3.2. Synchrotron Radiation X-ray Powder Diffraction (SR-XPD)

Synchrotron radiation powder X-ray diffraction (SR-PXD) data were collected at the Swiss Norwegian Beamlines of the European Synchrotron Radiation Facility (ESRF, Grenoble, France) and at the Materials Science Beamline of the Swiss Light Source (Paul Scherrer Institute, Villigen, Switzerland) 0.6888 and 0.8271 Å, respectively, as calibrated by a Si standard. Samples were loaded into 0.5 mm borosilicate capillaries. Structures were solved in direct space using the software FOX [21] and treating BH4 as a rigid body. After structure solution the respective models were refined with Fullprof [22] or TOPAS [23].

4. Conclusions

NH4Ca(BH4)3 is to our knowledge the first perovskite-type inorganic compound that contains two inherently dynamic hydrogen-rich molecules, both on the anion and cation sites. The usage of ammonium NH4+ as A-site cation allows stabilizing ammonium borohydride for the first time at room temperature and pressure. This describes an approach that is not restricted to perovskite-type borohydrides and the incorporation of NH4+ may be generalized to search for new hydrogen-rich compounds. Besides the chemical benefit to hydrogen storage applications, the ammonium cation also enriches the spectrum of structural tools by a further parameter, providing, next to the non-spherical borohydride anion, a cation with tetrahedral charge distribution. The combination of non-spherical ions with chemically distinct hydrogen species may be exploited in complex hydrides to design polar structures.
NH4Ca(BH4)3 decomposes at 380 K to new ammonia-borane complex Ca(BH4)2·NH3BH3 and releases one hydrogen molecule in the process. A major drawback of boron and nitrogen-based hydrogen storage systems is the possible evolution of ammonia NH3 and diborane B2H6, which both lead to the failure of fuel cells. Neither of them are observed during the hydrogen release of NH4Ca(BH4)3, while minor NH3 evolution occurs during decomposition of Ca(BH4)2·NH3BH3, similar to previously reported AB-complexes of metal-borohydrides. NH4Ca(BH4)3 is the first compound of a series of novel metal borohydrides which is expected to grow quickly thanks to a concept that is easily applied to a large and growing number of mixed-metal borohydride salts that contain cations similar in size and thus readily replaced by NH4+. For instance, replacing NH4+ for K in K3Mg(BH4)5 [24] or KAl(BH4)4 [25,26] would result in hydrogen densities of 21.2 and 19 wt %, which is already very close to NH4BH4 itself. Generally, the decomposition of such proposed compounds is assumed to be dominated by the transformation of NH4+ and BH4 to AB-complexes. While this mechanism is bound to release pure hydrogen, the subsequent decomposition of AB-complexes poses the known problems of rehydrogenation and fuel cell contamination.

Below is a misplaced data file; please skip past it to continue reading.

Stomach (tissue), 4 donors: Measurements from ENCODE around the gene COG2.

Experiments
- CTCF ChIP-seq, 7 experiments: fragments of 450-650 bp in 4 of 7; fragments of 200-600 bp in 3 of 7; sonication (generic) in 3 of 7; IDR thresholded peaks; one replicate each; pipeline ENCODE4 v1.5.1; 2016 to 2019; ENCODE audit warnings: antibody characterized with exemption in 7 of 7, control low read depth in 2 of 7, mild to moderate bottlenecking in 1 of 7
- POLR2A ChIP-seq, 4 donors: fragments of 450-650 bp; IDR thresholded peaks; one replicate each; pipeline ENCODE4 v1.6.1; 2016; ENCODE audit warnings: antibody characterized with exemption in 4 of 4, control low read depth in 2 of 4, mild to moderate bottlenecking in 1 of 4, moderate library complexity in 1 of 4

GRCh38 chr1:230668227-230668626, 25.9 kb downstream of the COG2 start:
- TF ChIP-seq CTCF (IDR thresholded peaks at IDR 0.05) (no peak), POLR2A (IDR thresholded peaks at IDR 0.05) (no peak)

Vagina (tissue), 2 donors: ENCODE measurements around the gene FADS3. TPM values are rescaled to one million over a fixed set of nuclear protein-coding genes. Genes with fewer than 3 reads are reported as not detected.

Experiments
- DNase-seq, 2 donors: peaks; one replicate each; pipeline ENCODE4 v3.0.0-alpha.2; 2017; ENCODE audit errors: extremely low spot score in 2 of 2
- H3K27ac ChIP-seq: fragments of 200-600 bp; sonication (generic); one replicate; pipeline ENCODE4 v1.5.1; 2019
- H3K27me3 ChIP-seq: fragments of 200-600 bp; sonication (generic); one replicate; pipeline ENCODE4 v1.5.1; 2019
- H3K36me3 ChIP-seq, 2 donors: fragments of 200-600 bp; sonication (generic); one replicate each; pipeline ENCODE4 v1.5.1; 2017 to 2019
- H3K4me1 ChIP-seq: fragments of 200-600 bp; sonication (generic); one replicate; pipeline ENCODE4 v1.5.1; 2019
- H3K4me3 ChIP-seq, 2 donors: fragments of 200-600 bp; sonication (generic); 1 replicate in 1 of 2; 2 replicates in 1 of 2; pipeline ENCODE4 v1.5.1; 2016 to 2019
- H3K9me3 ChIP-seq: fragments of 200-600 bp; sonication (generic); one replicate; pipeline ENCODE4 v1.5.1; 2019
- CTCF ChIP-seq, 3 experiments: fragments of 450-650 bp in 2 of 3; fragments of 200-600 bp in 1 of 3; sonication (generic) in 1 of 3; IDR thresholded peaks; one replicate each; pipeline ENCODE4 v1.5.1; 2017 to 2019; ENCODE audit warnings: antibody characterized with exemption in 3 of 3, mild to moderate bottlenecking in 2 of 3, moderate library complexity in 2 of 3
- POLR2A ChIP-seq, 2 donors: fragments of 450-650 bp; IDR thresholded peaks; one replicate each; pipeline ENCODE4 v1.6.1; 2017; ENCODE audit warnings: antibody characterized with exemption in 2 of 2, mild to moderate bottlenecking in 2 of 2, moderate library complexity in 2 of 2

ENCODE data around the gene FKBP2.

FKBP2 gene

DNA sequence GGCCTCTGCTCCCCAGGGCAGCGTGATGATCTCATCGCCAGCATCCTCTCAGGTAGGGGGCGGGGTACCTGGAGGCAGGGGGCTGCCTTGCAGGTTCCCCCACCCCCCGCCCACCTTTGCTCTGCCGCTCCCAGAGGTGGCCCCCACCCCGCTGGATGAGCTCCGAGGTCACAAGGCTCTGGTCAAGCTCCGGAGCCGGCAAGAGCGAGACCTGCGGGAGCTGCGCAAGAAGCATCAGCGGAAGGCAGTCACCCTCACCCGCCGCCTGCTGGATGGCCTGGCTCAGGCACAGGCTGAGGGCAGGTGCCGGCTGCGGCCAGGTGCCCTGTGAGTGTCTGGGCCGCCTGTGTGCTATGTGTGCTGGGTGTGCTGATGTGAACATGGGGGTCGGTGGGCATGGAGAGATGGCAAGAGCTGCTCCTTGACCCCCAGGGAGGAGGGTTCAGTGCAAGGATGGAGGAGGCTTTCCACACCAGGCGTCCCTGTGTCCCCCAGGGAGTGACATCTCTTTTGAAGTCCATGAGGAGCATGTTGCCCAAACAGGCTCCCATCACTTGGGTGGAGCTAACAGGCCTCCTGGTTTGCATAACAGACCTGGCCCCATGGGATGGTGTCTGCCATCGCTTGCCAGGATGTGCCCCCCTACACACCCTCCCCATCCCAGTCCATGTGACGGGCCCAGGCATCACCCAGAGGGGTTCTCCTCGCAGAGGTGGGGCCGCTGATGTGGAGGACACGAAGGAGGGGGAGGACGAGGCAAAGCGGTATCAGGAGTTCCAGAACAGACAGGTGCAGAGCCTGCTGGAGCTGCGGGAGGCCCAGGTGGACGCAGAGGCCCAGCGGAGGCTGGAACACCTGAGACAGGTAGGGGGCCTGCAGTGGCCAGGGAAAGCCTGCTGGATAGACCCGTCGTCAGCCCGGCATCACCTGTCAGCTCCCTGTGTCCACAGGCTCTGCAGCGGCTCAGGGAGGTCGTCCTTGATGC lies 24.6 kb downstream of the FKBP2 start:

Supplementary Materials

Supplementary materials can be accessed at:


This work was supported by the Swiss National Science Foundation under project 200020_149218, by the Fonds National de la Recherche Scientifique (FNRS, Belgium) via instruments CC, PDR, EQP and by FRIA (Fonds pour la formation à la recherche dans l’Industrie et l’Agriculture, Belgium) funding FM’s PhD works. The authors thank SNBL at the ESRF and SLS at the PSI for the beamtime allocation and Dmitry Chernyshov (SNBL), Vadim Dyadkin (SNBL) and Nicola Casati (SLS) for their assistance.

Author Contributions

P.S. and Y.S. performed the chloride based synthesis, F.M. performed the ammonium borohydride based synthesis. The synchrotron X-ray powder diffraction data were measured by P.S., Y.S., F.M., Y.F. and R.C. The diffraction data were analyzed by P.S. and R.C., crystal structures were solved by P.S. The manuscript has been written by P.S., and was commented by all authors.

Conflicts of Interest

The authors declare no conflict of interest.